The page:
This book examines how different social forces, including state ideology and policies, religious culture and ethnic identities, and economic market forces, affect Muslim parents’ perceptions and attitudes toward public and religious education.
Combining ethnographic fieldwork and a cognitive rationality framework, this book investigates ethnic minorities’ educational attainment and its shaping mechanisms. Instead of attributing the undereducation of ethnic minorities solely to structural factors such as economic constraints, cultural conflicts and state policies, this study focuses on the critical role of perceptions and expectations through which many structural factors function. The fieldwork in a predominantly Muslim village in northwest China reveals that public education and religious education are complementary in the daily pursuit of well-being. And the study further argues that the practical oriented logic of rural Muslims sheds light on the research of inequality in educational attainment.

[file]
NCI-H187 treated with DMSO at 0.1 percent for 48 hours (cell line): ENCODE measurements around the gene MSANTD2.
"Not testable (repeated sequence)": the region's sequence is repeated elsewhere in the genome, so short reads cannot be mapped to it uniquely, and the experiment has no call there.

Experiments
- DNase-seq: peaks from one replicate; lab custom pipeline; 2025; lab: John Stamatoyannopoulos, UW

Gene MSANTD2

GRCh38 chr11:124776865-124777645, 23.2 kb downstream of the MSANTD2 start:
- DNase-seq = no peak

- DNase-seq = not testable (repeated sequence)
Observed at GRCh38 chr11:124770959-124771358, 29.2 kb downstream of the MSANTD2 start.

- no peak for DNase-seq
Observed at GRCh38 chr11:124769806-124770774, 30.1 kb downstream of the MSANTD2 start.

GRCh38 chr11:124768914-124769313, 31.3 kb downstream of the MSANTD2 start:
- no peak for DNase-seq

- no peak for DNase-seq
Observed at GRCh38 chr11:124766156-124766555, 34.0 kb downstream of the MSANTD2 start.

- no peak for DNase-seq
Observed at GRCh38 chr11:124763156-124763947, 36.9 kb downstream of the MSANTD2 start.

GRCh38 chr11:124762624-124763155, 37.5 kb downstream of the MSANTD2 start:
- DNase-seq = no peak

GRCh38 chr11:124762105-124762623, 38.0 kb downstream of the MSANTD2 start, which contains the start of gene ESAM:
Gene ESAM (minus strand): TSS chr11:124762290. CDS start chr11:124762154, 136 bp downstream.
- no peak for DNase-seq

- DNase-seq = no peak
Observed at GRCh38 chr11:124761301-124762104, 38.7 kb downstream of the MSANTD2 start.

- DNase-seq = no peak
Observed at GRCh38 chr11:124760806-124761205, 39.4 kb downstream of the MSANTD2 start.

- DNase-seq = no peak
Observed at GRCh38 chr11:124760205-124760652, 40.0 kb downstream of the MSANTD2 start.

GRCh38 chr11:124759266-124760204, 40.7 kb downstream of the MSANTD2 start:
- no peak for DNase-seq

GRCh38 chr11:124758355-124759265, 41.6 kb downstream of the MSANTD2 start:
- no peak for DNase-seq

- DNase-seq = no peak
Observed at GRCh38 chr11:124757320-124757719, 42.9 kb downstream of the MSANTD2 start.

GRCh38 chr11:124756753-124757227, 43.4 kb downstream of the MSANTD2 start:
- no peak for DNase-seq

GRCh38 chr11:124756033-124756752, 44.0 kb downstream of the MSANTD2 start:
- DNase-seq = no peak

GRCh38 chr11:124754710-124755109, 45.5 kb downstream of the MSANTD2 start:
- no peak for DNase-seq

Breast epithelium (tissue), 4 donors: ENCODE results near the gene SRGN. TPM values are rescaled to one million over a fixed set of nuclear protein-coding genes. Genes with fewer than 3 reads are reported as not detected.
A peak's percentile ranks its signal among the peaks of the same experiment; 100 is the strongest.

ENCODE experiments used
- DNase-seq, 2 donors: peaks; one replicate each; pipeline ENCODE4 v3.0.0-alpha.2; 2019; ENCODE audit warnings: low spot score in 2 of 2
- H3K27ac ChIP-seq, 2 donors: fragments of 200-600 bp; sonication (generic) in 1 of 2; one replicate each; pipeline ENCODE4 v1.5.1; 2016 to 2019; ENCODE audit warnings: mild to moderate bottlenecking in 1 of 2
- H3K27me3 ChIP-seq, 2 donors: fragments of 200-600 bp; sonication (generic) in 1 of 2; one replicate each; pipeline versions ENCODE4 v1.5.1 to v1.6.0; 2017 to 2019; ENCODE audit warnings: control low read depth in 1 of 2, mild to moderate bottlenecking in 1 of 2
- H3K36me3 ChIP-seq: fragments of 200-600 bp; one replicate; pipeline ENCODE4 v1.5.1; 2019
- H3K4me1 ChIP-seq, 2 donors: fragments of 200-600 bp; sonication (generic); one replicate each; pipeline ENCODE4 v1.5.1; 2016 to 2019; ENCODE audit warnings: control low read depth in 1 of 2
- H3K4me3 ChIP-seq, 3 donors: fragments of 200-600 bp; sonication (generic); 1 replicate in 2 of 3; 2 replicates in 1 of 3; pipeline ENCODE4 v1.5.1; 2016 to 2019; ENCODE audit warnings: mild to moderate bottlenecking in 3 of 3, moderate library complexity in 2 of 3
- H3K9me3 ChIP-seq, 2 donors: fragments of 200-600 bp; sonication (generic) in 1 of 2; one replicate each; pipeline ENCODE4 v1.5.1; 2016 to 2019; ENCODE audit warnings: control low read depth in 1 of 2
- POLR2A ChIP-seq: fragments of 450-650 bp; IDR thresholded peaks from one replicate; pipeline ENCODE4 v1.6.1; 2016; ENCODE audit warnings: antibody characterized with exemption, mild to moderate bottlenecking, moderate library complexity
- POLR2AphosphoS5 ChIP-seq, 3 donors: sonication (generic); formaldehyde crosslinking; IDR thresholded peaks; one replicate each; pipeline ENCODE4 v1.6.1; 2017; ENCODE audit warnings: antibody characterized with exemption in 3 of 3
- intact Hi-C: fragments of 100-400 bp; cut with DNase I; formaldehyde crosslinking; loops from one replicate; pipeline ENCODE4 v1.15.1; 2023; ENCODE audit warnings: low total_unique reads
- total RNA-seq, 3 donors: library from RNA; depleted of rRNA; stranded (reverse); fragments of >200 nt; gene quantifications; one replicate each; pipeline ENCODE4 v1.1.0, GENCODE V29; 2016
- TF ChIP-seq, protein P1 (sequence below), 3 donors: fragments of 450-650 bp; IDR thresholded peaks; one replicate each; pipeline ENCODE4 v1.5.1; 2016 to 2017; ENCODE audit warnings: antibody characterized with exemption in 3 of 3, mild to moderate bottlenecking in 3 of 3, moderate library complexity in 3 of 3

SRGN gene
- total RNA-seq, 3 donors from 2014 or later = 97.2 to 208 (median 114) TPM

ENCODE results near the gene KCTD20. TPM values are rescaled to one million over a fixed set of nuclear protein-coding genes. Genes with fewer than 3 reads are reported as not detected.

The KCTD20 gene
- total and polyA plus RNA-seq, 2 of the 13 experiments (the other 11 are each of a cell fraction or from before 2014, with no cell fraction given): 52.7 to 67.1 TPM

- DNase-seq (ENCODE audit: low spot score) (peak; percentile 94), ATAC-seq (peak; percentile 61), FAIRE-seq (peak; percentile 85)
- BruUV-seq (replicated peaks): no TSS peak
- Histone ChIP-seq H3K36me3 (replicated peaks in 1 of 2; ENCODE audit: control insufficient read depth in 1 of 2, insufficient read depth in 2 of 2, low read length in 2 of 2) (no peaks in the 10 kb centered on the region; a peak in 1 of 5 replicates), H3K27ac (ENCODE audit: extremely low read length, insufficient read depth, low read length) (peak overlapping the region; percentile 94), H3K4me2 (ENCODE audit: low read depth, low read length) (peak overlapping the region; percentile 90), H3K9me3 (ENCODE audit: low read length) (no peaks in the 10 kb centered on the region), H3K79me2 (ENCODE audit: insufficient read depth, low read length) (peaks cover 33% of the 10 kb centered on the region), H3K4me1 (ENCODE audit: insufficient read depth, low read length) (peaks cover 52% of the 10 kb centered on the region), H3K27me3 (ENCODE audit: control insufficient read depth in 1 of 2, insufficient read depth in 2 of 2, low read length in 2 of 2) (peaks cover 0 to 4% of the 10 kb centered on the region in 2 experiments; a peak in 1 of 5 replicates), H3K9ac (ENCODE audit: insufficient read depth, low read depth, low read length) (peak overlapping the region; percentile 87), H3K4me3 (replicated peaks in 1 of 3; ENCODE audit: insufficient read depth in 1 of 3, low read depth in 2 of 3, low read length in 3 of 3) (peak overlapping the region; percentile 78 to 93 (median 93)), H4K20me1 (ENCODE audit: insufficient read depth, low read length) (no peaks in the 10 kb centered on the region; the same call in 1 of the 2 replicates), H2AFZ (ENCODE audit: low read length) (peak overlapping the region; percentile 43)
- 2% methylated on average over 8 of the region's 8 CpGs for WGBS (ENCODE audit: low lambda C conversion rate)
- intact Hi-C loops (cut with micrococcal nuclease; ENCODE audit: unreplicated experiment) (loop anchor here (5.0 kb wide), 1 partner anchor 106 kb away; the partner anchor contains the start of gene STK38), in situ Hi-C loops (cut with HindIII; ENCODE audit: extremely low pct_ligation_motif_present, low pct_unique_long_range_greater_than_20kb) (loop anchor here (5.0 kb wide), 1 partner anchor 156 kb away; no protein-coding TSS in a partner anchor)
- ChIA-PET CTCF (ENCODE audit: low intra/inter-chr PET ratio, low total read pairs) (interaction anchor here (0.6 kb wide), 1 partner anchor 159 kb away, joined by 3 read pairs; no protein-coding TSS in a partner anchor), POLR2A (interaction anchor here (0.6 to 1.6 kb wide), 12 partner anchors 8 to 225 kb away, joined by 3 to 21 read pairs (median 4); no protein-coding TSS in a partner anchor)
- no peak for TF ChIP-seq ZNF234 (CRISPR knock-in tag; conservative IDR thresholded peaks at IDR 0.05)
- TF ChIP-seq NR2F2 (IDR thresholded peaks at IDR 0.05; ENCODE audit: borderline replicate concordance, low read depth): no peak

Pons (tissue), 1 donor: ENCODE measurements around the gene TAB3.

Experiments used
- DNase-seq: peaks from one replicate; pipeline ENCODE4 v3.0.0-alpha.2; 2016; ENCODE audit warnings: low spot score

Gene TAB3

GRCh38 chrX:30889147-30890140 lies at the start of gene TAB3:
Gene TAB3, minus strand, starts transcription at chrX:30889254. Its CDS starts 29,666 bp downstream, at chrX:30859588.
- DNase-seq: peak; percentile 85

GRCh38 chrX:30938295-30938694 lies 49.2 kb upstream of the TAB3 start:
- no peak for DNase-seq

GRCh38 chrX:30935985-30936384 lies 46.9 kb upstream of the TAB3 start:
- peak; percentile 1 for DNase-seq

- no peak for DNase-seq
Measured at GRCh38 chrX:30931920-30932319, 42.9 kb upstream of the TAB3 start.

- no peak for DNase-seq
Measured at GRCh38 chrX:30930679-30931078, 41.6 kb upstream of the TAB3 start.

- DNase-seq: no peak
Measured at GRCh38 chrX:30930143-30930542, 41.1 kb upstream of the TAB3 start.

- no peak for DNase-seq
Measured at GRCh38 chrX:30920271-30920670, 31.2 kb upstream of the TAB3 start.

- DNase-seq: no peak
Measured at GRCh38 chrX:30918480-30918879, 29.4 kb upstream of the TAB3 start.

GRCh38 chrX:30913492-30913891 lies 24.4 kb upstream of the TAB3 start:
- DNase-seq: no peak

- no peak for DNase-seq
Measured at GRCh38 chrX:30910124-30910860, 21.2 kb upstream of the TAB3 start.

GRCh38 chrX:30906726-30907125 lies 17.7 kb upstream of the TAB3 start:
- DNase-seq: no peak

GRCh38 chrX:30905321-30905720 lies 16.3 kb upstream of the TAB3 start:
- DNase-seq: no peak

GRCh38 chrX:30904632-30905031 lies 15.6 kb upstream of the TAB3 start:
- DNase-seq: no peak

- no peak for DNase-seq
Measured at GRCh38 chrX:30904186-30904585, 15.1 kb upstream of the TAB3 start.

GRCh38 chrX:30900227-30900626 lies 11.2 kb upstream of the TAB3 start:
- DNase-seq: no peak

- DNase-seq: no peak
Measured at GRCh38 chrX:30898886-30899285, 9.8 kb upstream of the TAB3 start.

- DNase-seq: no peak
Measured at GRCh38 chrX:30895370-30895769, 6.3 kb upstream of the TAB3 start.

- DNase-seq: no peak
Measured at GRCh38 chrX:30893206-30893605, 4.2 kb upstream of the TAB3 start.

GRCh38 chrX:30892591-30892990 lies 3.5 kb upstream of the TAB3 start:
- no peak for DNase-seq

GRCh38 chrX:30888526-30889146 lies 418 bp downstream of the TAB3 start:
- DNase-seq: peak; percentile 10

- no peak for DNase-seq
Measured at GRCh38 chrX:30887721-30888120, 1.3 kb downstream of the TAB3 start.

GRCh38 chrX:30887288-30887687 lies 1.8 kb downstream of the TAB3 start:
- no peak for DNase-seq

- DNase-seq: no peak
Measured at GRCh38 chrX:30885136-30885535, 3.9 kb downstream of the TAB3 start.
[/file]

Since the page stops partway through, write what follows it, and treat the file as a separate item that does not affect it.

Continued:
The book will be of interest to scholars and postgraduate students studying ethnic minority education in China. Those who are researching on Islam and Muslims’ identity, especially in a multiethnic society, may also find this research insightful and helpful.
Table of Contents
1 Introduction: Muslim Education in a Non-Muslim Society 2 Ethnic Minority Education in Rural China: The Cognitive Rationality Framework and Research Methods 3 The Land, the Life, and Local Education 4 The Localized State, Education, and Local Responses 5 The Binary World and Identity: Education and Naming 6 Secular in Sacred: The Market Impacts on Religious Education 7 Muslim Girls' Marriage and Education: Looking for Well-Being 8 Conclusion and Discussion
Yanbi Hong is Associate Professor of Sociology and Associate Dean of the School of Humanities at Southeast University, China. His research interests lie in social stratification and mobility, sociology of education, and sociology of health and medicine. He has published several papers on the educational inequality and health inequality of China.